Publishing Research Papers In Journals

Publishing Research Papers In Journals-16
Finally, we are writing in our personal capacities.A ‘preprint’ is typically a version of a research paper that is shared on an online platform prior to, or during, a formal peer review process [6,7,8].In particular, the announcement of ‘Plan S’ in 2018 seems to have catalyzed a new wave of debate in scholarly communication, surfacing old and new tensions.

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The changing world of scholarly communication and the emerging new wave of ‘Open Science’ or ‘Open Research’ has brought to light a number of controversial and hotly debated topics.

Scholarly publishing invokes various positions and passions.

For example, authors may spend hours struggling with diverse article submission systems, often converting document formatting between a multitude of journal and conference styles, and sometimes spend months waiting for peer review results.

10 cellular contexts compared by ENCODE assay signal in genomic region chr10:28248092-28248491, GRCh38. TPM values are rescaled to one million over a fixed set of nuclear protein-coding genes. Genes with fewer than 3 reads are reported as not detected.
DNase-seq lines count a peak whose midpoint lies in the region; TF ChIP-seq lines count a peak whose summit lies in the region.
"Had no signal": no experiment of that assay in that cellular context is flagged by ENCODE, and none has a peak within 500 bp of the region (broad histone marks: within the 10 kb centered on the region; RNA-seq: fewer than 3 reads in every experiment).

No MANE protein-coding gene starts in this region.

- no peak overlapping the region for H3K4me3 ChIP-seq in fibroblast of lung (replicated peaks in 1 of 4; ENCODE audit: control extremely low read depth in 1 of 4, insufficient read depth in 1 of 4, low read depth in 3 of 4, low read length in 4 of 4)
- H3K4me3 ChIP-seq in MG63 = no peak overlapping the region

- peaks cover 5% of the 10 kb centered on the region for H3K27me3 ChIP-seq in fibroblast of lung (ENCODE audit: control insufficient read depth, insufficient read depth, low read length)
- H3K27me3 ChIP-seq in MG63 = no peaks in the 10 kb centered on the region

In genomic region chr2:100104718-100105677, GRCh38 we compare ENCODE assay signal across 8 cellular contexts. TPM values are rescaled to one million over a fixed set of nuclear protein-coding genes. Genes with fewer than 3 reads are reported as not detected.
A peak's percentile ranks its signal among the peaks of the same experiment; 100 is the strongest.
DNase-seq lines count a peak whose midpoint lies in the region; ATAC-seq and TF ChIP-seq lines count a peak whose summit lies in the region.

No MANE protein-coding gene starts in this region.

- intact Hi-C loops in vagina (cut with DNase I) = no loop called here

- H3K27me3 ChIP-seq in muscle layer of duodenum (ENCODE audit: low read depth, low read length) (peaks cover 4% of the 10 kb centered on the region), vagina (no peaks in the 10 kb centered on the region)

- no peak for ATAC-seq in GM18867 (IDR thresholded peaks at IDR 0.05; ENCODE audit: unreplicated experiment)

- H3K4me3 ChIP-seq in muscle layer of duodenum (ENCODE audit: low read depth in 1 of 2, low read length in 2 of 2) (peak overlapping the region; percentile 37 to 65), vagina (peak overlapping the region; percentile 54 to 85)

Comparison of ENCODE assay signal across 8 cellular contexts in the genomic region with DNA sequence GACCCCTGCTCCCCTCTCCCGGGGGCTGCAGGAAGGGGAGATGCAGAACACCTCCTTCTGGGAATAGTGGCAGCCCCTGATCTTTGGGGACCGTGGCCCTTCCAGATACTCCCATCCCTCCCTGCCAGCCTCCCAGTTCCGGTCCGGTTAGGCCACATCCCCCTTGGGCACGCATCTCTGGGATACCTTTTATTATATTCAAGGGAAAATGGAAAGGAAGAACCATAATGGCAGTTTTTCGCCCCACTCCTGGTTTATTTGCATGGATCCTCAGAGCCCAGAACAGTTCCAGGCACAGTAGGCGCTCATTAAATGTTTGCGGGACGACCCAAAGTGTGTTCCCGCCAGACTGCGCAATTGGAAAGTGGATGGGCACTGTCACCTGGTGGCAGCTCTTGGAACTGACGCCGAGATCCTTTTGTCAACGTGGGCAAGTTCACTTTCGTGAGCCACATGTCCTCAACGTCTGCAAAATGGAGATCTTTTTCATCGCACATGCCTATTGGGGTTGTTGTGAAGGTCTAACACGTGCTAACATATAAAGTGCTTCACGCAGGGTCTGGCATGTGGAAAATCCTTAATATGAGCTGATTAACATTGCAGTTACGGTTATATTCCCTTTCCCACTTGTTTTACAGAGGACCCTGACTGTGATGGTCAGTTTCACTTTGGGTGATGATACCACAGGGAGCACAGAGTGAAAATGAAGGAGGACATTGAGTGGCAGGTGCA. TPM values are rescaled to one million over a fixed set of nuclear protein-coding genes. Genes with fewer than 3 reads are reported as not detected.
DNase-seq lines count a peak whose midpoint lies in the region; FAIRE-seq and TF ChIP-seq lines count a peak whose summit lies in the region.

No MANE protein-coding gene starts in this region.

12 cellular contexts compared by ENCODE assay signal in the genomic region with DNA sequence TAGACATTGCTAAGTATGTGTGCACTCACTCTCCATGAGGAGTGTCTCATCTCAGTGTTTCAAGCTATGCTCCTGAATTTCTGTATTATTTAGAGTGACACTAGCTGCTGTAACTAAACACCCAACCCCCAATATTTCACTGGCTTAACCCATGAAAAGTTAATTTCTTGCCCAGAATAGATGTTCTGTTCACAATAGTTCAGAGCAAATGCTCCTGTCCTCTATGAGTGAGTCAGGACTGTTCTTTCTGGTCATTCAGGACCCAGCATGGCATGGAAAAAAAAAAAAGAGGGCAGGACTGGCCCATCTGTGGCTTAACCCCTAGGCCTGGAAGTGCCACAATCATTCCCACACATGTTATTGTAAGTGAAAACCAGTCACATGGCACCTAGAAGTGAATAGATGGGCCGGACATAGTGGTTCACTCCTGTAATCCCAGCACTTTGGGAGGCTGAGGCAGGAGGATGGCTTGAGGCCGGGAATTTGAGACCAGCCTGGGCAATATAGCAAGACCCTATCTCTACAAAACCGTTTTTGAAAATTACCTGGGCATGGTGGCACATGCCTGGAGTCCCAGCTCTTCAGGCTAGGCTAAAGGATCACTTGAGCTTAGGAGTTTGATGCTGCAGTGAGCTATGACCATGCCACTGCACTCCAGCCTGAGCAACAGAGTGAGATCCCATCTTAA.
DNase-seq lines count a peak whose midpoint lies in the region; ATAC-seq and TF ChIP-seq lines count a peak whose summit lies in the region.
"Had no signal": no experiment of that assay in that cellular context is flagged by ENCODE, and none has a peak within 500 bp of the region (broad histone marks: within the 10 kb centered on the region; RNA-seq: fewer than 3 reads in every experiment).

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For further information, including about cookie settings, please read our Cookie Policy .Numerous ‘‘hot topics” were identified through a discussion on Twitter2 and then distilled into ten by the authors of this article and presented in no particular order of importance.These issues overlap, and some are closely related (e.g., those on peer review).A persistent issue surrounding preprints is the concern that work may be at risk of being plagiarized or ‘scooped’—meaning that the same or similar research will be published by others without proper attribution to the original source—if the original is publicly available without the stamp of approval from peer reviewers and traditional journals [10].These concerns are often amplified as competition increases for academic jobs and funding, and perceived to be particularly problematic for early-career researchers and other higher-risk demographics within academia. Considering the differences between traditional peer-review based publishing models and deposition of an article on a preprint server, ‘scooping’ is less likely for manuscripts first submitted as preprints.The drawn-out and often contentious societal and technological transition to Open Access and Open Science/Open Research, particularly across North America and Europe (Latin America has already widely adopted ‘Acceso Abierto’ for more than 2 decades now [1]) has led both Open Science advocates and defenders of the status quo to adopt increasingly entrenched positions.Much debate ensues via social media, where echo chambers can breed dogmatic partisanship, and character limits leave little room for nuance.Thus, a preprint can act as proof of provenance for research ideas, data, code, models, and results [14].The fact that the majority of preprints come with a form of permanent identifier, usually a Digital Object Identifier (DOI), also makes them easy to cite and track; and articles published as preprints tend to accumulate more citations at a faster rate [15].We address issues around preprints and scooping, the practice of copyright transfer, the function of peer review, predatory publishers, and the legitimacy of ‘global’ databases.These arguments and data will be a powerful tool against misinformation across wider academic research, policy and practice, and will inform changes within the rapidly evolving scholarly publishing system.


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